Eric George: Welcome to a special edition of the QandA Scorecard, running the rule over Julia Gillard’s specia-
Liam Quinn: Whoa whoa, slow down there, Eric.
Didn’t you get the email?
Youth is at the fore of QandA this week, meaning you have to be under the age of 25 to go on this ride. Unfortunately, like the vertically-challenged child stood in line at Luna Park, you’ve been ruled out this week.
Enjoy your night off.
I’ve found a more than apt replacement. Kimberley Thomson is a first-year student at La Trobe University, and part of The Emerging Journalist program. She’ll be holding down the fort in your absence.
Who knows, maybe you’ll struggle to get back into the team next week…
Liam Quinn: This was a home run for the Prime Minister.
Over the course of what was essentially a 60-odd minute press release, Gillard was at her relatable best. She danced between financial policy and wardrobe choices, all the while maintaining a friendly front for her pubescent audience. For the high schoolers in the audience, she came across as the “nice” assistant principal, the one who wasn’t quite as harsh on you for wearing sneakers instead of school shoes.
She played to her audience with aplomb, with the her performance last night a notable contrast to the slightly snarky one she turned in on Insiders on Sunday morning.
Julia joked, kids laughed, parents – presumably – dotingly watched on from home.
Kim, I don’t know about you, but this seemed a masterstroke of Labor spin. Consider the youth vote officially on lock.
Kimberley Thomson: Agreed, Liam. Gillard killed those questions.
Her tone was perfectly pitched, like a spitball shooting across a classroom. Talking to a room full of school-kids, she managed to avoided the common mistake of adopting a condescending tone. She was even, dare I say it, charming. It wouldn’t have been all that surprising, nor would I have blamed them, if one of the students accidentally called her “Mum”.
By the end of the program she had the kids beaming down at her, and even Tony Jones seemed to melt a little bit. She handled policy questions well, but was most impressive when she spoke frankly and reflectively about herself as a leader. I believed.
One wonders how Tony ‘I can’t go on Qanda, I brought a sick-note from my Mum’ Abbott would have handled the same situation.
LQ: Ah, TJ, our muse and inspiration here at the Scorecard.
He tries to hide it behind an inquisitive veneer, but Jones is practically the star of the show on a weekly basis – unless QandA royalty such as Barnaby Joyce or Tanya Plibersek make an appearance.
However, due to last night’s drastically different format, the ‘silver fox’ was thrust into the spotlight and he didn’t quite perform up to standard. TJ is at his best when he’s combating his guests, pushing them on every point. Maybe it was a sign of respect, as I wouldn’t dare suggest Tony was scared, but he let Gillard run roughshod last night.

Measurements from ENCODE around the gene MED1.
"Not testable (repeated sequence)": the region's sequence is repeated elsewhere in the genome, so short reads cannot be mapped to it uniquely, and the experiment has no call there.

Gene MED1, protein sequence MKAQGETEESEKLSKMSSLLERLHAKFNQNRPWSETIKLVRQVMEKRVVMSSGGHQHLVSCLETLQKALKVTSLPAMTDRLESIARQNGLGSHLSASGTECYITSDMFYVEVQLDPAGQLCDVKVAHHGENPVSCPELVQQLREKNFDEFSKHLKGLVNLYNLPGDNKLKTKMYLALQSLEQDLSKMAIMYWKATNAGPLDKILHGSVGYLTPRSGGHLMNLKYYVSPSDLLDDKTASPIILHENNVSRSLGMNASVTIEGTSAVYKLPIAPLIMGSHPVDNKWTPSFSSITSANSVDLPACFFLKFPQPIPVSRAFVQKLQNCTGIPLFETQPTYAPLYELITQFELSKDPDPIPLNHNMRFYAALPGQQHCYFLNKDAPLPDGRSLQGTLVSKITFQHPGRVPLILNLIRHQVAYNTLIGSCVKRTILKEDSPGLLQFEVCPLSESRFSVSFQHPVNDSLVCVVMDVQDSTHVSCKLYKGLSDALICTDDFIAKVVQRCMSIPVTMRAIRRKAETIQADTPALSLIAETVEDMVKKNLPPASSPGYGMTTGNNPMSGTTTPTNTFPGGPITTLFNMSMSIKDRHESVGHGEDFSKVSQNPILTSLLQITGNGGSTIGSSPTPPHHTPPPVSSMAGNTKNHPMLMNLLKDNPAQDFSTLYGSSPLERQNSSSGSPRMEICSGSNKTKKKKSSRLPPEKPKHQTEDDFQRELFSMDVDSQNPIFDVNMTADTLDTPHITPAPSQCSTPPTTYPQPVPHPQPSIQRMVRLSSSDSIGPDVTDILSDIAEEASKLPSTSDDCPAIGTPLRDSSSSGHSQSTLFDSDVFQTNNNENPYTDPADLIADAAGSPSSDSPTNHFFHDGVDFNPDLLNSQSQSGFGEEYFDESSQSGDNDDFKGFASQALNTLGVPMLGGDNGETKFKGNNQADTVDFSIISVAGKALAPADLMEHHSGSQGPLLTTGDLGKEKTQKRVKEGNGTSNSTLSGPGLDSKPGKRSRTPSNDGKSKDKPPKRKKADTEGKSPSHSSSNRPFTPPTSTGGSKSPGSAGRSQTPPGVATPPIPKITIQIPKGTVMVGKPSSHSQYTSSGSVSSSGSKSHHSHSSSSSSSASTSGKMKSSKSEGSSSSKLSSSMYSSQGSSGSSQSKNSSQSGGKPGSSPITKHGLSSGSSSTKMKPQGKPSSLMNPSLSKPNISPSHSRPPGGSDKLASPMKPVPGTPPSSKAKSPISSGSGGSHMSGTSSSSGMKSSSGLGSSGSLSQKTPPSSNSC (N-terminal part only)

It breaks my heart Tony, but I’m marking you down.
KT: I’m not gonna lie, Liam, my inordinate old-man-crush on Tony Jones is one of the main reasons I watch QandA.
I’d be perfectly happy if they removed all the guests each week and we were just treated to an hour of the’ silver fox’ and his dulcet tones. If we were in high school together, I’d gaze longingly at him throughout English and scrawl ‘Mrs Tony Jones’ all over my pencil case.
But no amount of fittingly teenage-esque crushing can hide the fact there was a distinct lack of sass in Tony last night.
Early on, he seemed genuinely impressed with how Gillard was taking to the potentially tricky situation, and eventually he just let her roll.
In his defence, perhaps he thought it was best this week to ease up on the political blood-letting.
Somebody think of the children.
LQ: Yeah, yeah, I get it; kids are the future. And, wow, didn’t these ones make it look like our future is a bright one.
Perhaps I’ve become somewhat cynical in my relative old-age, but most of what was uttered from the collective mouth of the babes last night seemed like the Frankenstein-esque creation of high school teachers and parents leaning over student shoulders.
Call me crazy, or maybe I’m just underestimating the youth of today, but it seemed very artificial at times. Then again, perhaps teenagers today are pulling themselves away from Call of Duty and Keeping Up With the Kardashians to become fully versed in the finer details of immigration and education reform.
At the end of the night, one thing was for certain. I’m eternally grateful for attending a high school that didn’t include blazers as part of the uniform.
KT: Where did they find these kids?
Overwhelmingly clean and devoid of the acne and greasy hair that plagues regular teenagers; the sea of navy, maroon and dark green (the inevitably heinous colours they choose for school blazers) seemingly indicative of the large private school turn out.
Well-spoken and self-assured, the ‘future leaders’ delivered their questions impressively and will probably have all by now screenshot-ed their own faces to use a profile pic for the rest of the year.
Not surprisingly, these kids are the easy kids to deal with – the ones who laugh at the teacher’s jokes and find algebra fun. It would have been interesting to see if Gillard had been asked to front a group of burnouts who chew gum and Snapchat their friends at the back of class. Then, perhaps, she might not have been so composed.